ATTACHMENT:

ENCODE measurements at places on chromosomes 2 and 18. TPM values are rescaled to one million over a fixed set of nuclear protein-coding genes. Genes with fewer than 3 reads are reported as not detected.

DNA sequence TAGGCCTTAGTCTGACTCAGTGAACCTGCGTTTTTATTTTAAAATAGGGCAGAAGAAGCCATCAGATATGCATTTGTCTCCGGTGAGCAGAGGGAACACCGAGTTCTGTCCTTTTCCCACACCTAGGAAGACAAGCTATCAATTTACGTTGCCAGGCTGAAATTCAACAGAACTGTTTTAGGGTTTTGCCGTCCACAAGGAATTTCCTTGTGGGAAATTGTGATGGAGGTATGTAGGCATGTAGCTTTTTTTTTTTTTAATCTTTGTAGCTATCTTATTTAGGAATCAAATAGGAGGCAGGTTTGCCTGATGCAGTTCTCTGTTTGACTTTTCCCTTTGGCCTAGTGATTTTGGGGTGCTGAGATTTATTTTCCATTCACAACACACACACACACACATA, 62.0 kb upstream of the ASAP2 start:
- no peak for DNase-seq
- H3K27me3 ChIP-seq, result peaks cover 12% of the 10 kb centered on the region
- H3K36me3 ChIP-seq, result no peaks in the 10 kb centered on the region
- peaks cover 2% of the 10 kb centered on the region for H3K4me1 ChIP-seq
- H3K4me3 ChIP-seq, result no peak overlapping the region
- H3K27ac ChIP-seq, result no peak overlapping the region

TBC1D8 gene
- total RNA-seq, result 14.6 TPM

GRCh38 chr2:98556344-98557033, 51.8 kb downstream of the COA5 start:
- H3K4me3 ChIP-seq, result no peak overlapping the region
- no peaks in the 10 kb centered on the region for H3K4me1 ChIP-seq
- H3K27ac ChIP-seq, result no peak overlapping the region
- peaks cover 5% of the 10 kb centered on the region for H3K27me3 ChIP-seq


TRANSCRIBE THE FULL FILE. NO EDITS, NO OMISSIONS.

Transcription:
ENCODE measurements at places on chromosomes 2 and 18. TPM values are rescaled to one million over a fixed set of nuclear protein-coding genes. Genes with fewer than 3 reads are reported as not detected.

DNA sequence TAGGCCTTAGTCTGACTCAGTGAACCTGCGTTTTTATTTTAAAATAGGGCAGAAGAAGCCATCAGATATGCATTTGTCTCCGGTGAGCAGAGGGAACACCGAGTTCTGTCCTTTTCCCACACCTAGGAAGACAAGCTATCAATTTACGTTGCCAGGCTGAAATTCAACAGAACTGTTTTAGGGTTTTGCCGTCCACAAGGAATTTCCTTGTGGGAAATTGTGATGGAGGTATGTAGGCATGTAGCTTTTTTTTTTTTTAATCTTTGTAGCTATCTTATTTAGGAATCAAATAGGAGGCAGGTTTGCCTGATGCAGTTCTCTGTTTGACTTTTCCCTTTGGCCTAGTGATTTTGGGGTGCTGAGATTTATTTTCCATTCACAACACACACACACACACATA, 62.0 kb upstream of the ASAP2 start:
- no peak for DNase-seq
- H3K27me3 ChIP-seq, result peaks cover 12% of the 10 kb centered on the region
- H3K36me3 ChIP-seq, result no peaks in the 10 kb centered on the region
- peaks cover 2% of the 10 kb centered on the region for H3K4me1 ChIP-seq
- H3K4me3 ChIP-seq, result no peak overlapping the region
- H3K27ac ChIP-seq, result no peak overlapping the region

TBC1D8 gene
- total RNA-seq, result 14.6 TPM

GRCh38 chr2:98556344-98557033, 51.8 kb downstream of the COA5 start:
- H3K4me3 ChIP-seq, result no peak overlapping the region
- no peaks in the 10 kb centered on the region for H3K4me1 ChIP-seq
- H3K27ac ChIP-seq, result no peak overlapping the region
- peaks cover 5% of the 10 kb centered on the region for H3K27me3 ChIP-seq